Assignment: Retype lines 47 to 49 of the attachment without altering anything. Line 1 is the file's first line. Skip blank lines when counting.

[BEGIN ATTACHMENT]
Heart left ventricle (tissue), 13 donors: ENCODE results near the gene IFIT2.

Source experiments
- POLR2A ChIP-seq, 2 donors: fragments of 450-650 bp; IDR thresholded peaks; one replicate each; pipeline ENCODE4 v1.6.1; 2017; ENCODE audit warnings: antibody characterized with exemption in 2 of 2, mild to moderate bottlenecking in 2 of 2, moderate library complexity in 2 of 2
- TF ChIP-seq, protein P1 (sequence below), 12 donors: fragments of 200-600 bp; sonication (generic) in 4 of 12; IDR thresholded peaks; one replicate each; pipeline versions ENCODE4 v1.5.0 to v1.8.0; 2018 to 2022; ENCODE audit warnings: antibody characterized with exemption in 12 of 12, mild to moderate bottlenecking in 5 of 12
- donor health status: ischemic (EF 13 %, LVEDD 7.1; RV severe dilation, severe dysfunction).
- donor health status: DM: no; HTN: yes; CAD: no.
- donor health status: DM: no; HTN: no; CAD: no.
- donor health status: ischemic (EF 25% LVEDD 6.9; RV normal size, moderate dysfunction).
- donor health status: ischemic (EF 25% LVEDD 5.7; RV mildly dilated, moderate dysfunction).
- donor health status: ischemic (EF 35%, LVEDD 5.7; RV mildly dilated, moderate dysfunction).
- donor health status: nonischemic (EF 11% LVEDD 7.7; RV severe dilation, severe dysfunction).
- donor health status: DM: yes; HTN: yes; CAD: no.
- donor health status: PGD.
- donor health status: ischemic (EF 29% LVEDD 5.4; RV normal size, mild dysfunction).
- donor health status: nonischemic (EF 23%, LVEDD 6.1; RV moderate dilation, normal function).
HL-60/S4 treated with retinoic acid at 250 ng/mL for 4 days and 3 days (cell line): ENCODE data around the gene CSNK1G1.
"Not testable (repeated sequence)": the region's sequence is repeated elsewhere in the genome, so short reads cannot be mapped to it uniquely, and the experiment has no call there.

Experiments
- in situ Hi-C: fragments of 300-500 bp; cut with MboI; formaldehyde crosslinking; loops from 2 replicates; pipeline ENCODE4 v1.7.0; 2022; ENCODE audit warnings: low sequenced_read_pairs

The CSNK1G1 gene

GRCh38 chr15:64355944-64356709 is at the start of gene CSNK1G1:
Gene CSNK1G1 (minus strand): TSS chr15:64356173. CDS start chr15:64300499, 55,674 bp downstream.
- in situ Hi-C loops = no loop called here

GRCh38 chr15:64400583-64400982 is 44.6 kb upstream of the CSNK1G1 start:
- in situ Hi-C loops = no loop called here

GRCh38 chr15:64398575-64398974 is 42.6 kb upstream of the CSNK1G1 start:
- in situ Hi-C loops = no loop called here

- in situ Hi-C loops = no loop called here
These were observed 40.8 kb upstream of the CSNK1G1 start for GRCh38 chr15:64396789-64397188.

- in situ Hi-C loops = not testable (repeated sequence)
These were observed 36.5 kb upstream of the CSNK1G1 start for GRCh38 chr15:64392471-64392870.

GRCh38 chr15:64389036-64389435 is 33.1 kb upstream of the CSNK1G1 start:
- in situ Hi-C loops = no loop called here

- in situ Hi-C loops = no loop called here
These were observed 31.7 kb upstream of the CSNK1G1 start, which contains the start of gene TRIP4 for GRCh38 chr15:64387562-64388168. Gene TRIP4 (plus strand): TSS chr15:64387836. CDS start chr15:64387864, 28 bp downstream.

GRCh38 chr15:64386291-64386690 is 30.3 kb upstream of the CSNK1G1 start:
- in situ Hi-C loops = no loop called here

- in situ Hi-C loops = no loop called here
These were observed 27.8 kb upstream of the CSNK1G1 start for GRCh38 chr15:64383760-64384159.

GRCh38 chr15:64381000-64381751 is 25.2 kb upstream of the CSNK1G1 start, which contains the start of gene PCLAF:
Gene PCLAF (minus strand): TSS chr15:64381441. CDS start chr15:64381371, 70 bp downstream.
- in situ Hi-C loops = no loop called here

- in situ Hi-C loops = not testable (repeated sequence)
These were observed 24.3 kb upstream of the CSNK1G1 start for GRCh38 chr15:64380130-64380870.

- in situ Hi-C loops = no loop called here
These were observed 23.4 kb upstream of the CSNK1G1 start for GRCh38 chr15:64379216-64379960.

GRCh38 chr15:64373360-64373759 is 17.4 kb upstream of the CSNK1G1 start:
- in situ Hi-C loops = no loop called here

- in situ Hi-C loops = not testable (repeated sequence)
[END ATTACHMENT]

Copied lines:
GRCh38 chr15:64373360-64373759 is 17.4 kb upstream of the CSNK1G1 start:
- in situ Hi-C loops = no loop called here

- in situ Hi-C loops = not testable (repeated sequence)